Hoping to find compromise amid a heated debate, York County staff rolled out three possible dog tethering plans Monday.
During an afternoon workshop in council chambers, a packed house heard suggestions about how the county could strengthen its animal ordinances, which leaders have said are extremely outdated.
County officials recommended giving animal control officers the authority to ticket those who abuse animals, better defining what "adequate shelter" means and refusing to allow people with a history of animal abuse to adopt pets from the county shelter.
But the issue most came to hear about was tethering.
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The county had been working to update its animal laws for months, but tethering became the most controversial policy issue after authorities seized 13 pit bulls from a Rock Hill home in July.
Police found a dozen dogs that lacked adequate shelter and were restrained by logging chains. Some of the animals didn't have access to water, and none of the dogs had tags indicating they'd received rabies shots.
Then in August, several animal rights groups asked the County Council to ban tethering, claiming that chaining makes dogs more aggressive and often leads to neglect. At the same meeting, several tethering proponents told the council that responsible pet owners should not be restricted because of others' cruelty.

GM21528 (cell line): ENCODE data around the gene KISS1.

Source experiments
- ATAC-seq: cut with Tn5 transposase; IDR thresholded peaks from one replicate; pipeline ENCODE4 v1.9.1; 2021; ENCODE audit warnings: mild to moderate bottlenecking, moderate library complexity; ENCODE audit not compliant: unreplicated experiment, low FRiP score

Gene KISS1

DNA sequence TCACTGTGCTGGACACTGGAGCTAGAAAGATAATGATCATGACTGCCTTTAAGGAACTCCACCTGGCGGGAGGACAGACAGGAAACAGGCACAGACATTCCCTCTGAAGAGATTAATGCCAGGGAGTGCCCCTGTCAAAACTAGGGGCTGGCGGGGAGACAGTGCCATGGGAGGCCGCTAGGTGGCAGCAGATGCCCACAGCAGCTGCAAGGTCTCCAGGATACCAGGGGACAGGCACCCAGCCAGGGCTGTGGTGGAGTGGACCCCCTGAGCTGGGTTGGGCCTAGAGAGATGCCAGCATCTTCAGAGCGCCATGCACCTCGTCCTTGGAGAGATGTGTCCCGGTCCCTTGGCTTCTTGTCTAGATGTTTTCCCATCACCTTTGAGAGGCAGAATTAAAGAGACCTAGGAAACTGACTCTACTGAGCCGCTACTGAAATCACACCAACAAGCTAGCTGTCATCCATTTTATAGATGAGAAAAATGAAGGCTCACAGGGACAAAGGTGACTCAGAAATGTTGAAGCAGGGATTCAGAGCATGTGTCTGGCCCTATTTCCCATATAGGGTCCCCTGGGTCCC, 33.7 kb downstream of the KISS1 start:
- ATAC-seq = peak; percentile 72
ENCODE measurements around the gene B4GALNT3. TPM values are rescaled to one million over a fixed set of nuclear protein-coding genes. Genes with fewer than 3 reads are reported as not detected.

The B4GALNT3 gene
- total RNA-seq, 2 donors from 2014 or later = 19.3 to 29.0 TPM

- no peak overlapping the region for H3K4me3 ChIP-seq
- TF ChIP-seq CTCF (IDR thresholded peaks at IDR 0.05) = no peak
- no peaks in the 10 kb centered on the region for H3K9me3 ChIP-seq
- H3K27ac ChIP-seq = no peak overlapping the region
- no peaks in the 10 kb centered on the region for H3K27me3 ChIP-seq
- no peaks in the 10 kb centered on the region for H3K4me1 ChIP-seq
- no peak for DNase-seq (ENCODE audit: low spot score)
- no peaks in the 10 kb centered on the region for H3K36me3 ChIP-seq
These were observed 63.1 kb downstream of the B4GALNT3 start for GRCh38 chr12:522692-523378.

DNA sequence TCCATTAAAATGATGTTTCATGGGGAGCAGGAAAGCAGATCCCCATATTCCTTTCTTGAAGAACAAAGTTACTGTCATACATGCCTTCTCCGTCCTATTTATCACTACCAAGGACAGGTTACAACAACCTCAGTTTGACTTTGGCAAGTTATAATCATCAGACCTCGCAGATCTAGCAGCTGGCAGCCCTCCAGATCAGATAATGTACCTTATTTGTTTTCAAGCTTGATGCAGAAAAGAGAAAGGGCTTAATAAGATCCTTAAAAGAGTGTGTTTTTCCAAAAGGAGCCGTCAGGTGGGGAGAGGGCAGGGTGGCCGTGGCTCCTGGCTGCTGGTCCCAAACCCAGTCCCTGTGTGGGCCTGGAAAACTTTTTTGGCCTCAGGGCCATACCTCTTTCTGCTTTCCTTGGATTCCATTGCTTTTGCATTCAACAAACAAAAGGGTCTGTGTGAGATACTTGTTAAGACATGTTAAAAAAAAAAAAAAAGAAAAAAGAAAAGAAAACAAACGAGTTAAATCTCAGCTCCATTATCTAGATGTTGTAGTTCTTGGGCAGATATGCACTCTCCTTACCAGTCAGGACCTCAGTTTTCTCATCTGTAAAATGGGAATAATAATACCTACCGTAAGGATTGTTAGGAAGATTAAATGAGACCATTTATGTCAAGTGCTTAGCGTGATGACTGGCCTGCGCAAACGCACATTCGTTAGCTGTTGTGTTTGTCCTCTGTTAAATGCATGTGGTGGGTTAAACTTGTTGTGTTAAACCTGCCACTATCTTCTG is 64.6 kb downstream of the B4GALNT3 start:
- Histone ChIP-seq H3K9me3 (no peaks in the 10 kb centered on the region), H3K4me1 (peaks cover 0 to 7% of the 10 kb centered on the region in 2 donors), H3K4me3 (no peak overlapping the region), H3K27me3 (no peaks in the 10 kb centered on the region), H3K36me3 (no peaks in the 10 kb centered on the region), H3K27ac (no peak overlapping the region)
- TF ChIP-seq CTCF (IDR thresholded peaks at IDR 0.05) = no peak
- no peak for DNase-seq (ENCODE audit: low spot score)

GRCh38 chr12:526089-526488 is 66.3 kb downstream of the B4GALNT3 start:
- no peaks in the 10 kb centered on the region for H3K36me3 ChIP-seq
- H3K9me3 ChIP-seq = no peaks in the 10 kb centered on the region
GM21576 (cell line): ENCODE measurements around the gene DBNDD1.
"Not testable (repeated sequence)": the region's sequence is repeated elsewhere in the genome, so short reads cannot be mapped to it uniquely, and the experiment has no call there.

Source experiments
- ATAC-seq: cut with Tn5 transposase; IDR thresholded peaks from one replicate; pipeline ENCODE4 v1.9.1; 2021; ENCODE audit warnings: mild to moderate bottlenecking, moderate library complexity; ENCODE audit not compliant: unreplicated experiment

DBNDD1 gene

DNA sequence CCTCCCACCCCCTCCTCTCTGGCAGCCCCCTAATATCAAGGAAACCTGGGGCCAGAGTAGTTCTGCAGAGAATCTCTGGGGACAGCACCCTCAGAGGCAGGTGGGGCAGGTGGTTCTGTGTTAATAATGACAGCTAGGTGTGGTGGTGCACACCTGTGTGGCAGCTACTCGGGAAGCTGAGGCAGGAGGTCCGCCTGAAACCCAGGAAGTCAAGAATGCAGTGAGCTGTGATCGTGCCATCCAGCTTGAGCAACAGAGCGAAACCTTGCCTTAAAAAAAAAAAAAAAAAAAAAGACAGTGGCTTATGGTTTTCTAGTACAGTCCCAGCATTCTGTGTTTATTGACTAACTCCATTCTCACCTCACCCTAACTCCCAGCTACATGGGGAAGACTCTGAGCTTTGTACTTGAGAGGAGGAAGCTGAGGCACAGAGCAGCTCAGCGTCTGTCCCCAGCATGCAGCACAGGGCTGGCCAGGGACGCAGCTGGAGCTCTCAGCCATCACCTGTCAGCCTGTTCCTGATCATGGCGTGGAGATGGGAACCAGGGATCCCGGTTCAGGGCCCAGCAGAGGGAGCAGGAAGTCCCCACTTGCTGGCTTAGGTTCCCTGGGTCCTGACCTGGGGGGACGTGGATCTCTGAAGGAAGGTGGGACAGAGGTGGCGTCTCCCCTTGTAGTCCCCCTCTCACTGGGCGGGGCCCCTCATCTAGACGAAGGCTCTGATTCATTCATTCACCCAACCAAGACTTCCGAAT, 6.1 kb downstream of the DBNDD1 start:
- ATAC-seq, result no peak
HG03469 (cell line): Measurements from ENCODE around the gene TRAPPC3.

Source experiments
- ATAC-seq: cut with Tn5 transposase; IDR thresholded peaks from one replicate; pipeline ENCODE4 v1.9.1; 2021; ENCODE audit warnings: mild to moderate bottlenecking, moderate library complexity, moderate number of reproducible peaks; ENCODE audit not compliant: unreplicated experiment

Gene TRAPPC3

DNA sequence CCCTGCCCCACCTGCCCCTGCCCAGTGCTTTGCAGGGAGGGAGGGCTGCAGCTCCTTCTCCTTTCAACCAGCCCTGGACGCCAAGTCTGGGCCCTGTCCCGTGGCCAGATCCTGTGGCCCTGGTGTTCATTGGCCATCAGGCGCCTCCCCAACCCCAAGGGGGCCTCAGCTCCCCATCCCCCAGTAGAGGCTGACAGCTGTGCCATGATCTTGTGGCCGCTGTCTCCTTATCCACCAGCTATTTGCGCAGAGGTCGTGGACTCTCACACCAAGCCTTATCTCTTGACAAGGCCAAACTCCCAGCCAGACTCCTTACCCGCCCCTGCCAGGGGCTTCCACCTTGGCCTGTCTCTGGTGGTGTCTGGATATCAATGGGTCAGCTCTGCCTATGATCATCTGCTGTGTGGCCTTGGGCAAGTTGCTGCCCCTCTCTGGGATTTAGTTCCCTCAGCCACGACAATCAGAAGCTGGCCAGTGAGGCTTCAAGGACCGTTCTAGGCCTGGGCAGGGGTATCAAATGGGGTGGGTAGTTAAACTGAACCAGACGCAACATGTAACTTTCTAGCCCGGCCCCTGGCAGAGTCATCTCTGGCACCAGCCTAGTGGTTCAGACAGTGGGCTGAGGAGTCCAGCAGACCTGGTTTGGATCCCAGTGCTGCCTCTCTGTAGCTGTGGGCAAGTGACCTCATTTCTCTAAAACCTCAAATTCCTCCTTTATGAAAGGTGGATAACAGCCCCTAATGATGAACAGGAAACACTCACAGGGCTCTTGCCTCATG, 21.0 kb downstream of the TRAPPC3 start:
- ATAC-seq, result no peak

Many of the same people were on hand Monday, when county staff offered three tethering options for the council to consider:
• Prohibit tethering of any kind;
• Allow dogs to be tethered, but only to a trolley or zip line; or
• Allow tethering with restrictions on how heavy and long a tether can be.
The council didn't vote on a policy, and leaders asked for public feedback about the issue. They said they hope to soon offer a feature on the county's Web site where people can comment on the matter.
County Councilman Curwood Chappell said it's unfortunate policy changes are needed because a few people aren't taking care of their animals.
"It's a shame to have to force some of them to provide (for their animals)," he said. "You can't send anybody to school to be moral."
After the meeting, people on both sides of the tethering debate said they agreed with many of the county's suggestions.
"A lot of the proposals actually, to a certain extent, probably need to be enforced," said York's Jamy Morrison, president of the Palmetto State American Pit Bull Terrier Club.
Morrison said her primary concern is that the council doesn't pass laws targeting specific breeds of dogs.
"I definitely don't want to be stereotyped because of the breed of dog I own," she said.
She liked the county's suggestion of a tethering policy with standards, but she said those rules must be reasonable. A trolley system, she said, would not be durable enough to restrain her dogs.
"I don't want my dog I travel the country with showing getting loose because of some system and mating with a dog that's running around," she said.
"And then here goes my thousands of dollars worth dog ... and I've got little mutt puppies."
Inge Smith, who wants chaining outlawed, said she appreciates the county's approach to updating its laws, but also hopes leaders will require pet owners who refuse to spay or neuter their animals to pay a lofty fee.
"Overall, the County Council is trying to do the right thing," she said.
"There are some things that were not addressed that we would like (leaders) to address."
The County Council must vote on any changes before they become permanent.